A Brief Note on Archaeology and Salmon

It is that time of the year again: another wave of Tables of Contents in my inbox. I subscribe to content alerting for a variety of archaeology journals and I’m always fascinated by the variety within the archaeological community today in terms of their ‘humanism’. Thus the same article published in different journals would be:

Journal of Archaeological Science: Use of Strontium Isotopes Reveals Extreme Salmon Specialization At Prince Rupert Island, British Columbia

Journal of Anthropological Archaeology: Do You Never Get Tired of Samon? Evidence For Extreme Salmon Specialization At Prince Rupert Island, British Columbia

Archaeological Dialogues: Salmon and Agency

Just saying.

Alex Golub is an associate professor of anthropology at the University of Hawai‘i at Mānoa. His book Leviathans at The Gold Mine has been published by Duke University Press. You can contact him at rex@savageminds.org

3 thoughts on “A Brief Note on Archaeology and Salmon

  1. Its a parlor game. I guess it could also be played with particular scholars rather than journals.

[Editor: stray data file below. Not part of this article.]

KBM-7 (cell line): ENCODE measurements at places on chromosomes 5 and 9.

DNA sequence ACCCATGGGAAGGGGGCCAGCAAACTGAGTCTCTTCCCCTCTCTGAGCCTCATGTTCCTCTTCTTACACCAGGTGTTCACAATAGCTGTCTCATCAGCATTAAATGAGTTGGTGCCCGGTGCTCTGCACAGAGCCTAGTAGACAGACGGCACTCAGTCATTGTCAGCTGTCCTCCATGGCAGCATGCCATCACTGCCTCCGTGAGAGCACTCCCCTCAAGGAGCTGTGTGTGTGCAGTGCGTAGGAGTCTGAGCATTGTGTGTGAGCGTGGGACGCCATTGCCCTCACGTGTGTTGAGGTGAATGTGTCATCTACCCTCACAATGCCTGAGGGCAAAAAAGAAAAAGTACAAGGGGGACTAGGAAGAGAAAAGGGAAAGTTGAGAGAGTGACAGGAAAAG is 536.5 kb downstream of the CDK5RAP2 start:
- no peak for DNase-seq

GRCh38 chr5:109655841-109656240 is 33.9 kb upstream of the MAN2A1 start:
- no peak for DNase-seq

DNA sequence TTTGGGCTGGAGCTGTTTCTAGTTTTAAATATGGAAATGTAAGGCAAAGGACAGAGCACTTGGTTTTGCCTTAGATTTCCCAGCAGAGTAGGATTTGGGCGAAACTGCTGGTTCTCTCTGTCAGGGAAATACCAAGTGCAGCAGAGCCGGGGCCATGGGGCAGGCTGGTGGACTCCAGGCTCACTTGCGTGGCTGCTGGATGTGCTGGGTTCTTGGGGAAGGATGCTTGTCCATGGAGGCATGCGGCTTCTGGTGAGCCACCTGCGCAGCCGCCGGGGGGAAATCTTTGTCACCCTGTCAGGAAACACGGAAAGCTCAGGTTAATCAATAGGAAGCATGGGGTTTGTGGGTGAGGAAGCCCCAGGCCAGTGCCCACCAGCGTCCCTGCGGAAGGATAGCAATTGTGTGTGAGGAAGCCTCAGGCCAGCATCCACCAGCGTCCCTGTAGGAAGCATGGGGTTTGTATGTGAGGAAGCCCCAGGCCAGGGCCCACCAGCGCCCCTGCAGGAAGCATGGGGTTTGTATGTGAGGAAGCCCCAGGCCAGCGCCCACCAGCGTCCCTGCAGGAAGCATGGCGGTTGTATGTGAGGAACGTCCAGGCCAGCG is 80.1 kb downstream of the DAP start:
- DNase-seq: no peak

In the Plains Anthropologist: A Salmon Kill Site on Prince Rupert Island, British Columbia

    In Southeastern Archaeology: Salmon Processing as Pathway to Chiefdom Formation: The View from Prince Rupert Island, British Columbia

    In Current Anthropology: Tool Use, Cognition, and Provisioning: Modeling Salmon Technologies on Prince Rupert Island and in the Pre-capitalist World System

    In Pre-1970 Journal of American Folklore: Salmon Jokes from Prince Rupert Island.

    In Post-1970 Journal of American Folklore: Differential Identity and Negotiated Performance in Everyday Life: The Narrative Construction of Salmon and Salmon Industry Laborers on Prince Rupert Island

    In Journal of Linguistic Anthropology: Language Ideologies and Indexicality

    In Public Culture: Salmonitality

  2. This is fun.

    Social Archaeology: “Finding Nemo: The Spatiality of Salmon Production at Prince Rupert Island”

    Radiocarbon: “Fractionation of vertebrae from Chinook Salmon (Oncorhynchus tshawytscha) in Pacific Estuary Settings”

    Cuicuilco (a Mexican anthropology journal) “Salmon and the Asiatic Mode of Production at Prince Rupert Island, Canada”

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